GLOBAL DEFENSE MARKET
JUST IN: Former Kimono Maker Now Spinning Counter-EW Fabric
Mitsufuji Corp. photo
CHIBA, Japan — A Japanese company that once specialized in sewing together ceremonial kimonos is now making fabric that can counter electronic warfare energy.
Mitsufuji Corp., based in Kyoto, Japan’s cultural capital, is offering products made out of a special electro-magnetic shielding fabric that could be made into a tent that could protect electronics from either being fried by an energy pulse or probed in a cyber-attack, said Mizuzuki Gamou, chief public relations expert at the company.
As a bonus, the fabric is flame resistant and waterproof, she said on the sidelines of the DSEI Japan trade show in Chiba.
“This is all you need in one fabric for protection,” she said.
The thread is silver coated, which thwarts electro-magnetic energy and is the brainchild of Hideyuki Mitera, senior manager and textile technology expert at the company. The special fabric was the result of 20 years of research, she said.
Mitsufuji was established in 1966 in the ancient city of Kyoto, the one-time capital of Japan known for its many temples and geishas, who are still today seen walking in the city’s old entertainment district wearing elaborate, colorful kimonos. As the family-owned company transitioned to its second generation of leadership, it did an about face and entered the technology sector.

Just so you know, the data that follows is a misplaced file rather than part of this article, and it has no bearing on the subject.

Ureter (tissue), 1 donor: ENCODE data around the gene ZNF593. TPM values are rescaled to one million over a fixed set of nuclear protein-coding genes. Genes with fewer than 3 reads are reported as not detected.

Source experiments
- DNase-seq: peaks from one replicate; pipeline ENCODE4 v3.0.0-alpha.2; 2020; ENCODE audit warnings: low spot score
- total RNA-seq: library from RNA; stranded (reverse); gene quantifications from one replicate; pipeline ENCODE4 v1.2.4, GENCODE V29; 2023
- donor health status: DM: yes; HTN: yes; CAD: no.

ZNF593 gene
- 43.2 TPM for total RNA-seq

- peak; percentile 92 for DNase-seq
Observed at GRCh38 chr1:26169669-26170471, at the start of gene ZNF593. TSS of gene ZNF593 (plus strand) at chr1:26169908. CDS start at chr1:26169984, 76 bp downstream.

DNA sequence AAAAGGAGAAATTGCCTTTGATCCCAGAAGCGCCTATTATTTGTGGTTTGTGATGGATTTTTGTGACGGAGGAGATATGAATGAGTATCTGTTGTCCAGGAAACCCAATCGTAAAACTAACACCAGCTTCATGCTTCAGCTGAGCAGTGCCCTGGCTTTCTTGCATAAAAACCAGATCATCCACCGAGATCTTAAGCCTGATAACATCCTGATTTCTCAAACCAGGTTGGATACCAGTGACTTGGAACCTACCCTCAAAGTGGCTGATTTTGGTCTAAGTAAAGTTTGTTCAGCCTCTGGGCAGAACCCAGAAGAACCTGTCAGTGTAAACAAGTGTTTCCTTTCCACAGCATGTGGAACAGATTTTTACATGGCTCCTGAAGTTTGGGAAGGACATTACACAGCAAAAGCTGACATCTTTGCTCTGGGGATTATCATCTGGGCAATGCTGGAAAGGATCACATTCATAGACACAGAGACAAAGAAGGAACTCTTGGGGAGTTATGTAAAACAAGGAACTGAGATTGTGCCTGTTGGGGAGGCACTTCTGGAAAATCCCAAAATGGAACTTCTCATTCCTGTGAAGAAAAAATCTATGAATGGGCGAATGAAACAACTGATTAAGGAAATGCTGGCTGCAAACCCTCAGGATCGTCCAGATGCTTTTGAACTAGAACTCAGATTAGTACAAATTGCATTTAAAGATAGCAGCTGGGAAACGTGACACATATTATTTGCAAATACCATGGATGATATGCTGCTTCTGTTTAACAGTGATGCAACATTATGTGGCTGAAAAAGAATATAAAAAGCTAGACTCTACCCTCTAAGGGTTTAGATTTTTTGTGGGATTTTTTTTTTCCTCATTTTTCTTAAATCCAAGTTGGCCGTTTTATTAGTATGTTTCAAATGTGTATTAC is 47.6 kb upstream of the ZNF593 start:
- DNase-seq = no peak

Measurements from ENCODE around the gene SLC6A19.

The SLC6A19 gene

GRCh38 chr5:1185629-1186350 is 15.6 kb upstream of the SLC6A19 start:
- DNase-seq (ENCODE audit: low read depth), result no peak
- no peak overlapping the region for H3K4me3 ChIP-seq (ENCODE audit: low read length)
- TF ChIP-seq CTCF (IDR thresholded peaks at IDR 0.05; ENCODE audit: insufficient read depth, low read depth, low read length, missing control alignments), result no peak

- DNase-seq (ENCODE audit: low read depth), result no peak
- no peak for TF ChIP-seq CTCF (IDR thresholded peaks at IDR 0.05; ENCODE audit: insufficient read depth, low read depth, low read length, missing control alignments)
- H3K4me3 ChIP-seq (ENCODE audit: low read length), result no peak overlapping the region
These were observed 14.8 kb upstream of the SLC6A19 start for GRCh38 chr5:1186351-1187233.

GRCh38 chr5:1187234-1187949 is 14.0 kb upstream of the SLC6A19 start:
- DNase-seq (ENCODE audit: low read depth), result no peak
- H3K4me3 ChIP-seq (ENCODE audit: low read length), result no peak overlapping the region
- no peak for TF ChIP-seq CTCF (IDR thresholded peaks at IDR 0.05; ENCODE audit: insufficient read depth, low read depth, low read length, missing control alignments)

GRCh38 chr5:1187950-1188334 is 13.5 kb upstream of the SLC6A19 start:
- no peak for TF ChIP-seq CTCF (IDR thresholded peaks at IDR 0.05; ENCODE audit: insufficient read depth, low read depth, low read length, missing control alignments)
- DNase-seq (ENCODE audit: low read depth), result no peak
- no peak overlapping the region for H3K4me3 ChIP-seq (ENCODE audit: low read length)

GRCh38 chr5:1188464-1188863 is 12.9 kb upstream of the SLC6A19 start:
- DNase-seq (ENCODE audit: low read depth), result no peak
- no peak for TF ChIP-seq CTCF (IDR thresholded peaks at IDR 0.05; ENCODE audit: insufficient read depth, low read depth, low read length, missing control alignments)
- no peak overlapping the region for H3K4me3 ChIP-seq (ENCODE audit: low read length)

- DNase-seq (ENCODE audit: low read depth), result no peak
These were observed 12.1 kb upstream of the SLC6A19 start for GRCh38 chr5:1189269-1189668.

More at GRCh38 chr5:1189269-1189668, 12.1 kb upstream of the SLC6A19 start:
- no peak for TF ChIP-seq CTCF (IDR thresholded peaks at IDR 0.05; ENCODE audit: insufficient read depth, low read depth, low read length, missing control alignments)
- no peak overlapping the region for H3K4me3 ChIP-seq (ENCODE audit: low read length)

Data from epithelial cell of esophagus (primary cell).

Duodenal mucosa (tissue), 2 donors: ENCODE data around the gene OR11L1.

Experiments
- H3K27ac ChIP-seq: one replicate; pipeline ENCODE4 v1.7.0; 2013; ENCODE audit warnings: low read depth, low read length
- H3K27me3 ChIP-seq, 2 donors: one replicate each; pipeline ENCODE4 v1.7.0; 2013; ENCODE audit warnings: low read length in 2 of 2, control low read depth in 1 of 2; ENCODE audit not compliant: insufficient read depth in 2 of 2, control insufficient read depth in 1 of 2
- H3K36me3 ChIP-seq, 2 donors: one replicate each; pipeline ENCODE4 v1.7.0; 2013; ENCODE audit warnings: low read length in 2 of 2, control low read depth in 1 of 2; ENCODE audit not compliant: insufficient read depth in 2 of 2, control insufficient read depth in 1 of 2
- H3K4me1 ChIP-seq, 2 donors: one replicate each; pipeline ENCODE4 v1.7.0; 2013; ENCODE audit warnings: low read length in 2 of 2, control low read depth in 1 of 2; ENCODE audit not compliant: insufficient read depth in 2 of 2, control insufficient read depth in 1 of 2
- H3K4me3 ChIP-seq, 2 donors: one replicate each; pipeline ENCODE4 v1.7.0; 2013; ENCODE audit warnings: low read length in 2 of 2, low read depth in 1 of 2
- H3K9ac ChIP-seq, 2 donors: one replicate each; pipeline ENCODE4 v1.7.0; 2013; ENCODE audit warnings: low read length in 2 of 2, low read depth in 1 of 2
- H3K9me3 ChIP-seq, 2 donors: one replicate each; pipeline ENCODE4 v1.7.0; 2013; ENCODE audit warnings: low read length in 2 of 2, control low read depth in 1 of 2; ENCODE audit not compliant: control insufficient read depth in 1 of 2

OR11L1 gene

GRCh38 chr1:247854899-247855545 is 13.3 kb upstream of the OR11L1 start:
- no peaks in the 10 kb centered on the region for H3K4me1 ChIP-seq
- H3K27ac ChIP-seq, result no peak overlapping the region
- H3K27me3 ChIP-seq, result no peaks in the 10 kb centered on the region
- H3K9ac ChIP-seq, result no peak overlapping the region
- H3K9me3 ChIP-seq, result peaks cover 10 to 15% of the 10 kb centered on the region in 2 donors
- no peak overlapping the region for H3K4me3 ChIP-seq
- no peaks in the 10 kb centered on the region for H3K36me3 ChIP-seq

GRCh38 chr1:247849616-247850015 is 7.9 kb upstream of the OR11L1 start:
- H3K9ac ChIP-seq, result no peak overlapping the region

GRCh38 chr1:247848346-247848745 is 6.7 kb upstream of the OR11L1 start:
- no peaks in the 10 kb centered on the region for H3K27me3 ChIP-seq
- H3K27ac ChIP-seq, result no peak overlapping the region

Along with the anti-EW fabric, the same material has another application as wearable sensors.
The silver-coated fabric can be part of a band for a smartwatch, be sewn as a strip on shirts, or inside a belt strap. The fabric can keep track of a warfighters’ vital signs and transmit the data to a cloud-based application, she said.
The wristwatch can also alert users to heatstroke risk by monitoring their pulse and body temperature, she said. “We have discovered a correlation between heart rate data and the rise of core body temperature with the help of a university specializing in occupational and environmental health,” she said.
“All you have to do is put this on. No internet is necessary,” she said. It will flash yellow when the user is entering a danger zone.
Most wearable sensors are vulnerable to body motion “noise,” but the special fabric, when worn on the chest, monitors vital signs and eliminates that interference, she said.
The Japanese Self Defense Force has used the wearable tech to monitor soldiers in experiments, she said. Other markets for the wearable technology include hospitals and athletes.
Meanwhile, the company no longer makes kimonos, she said, preferring instead to pursue these other “wearable” markets.
Topics: Global Defense Market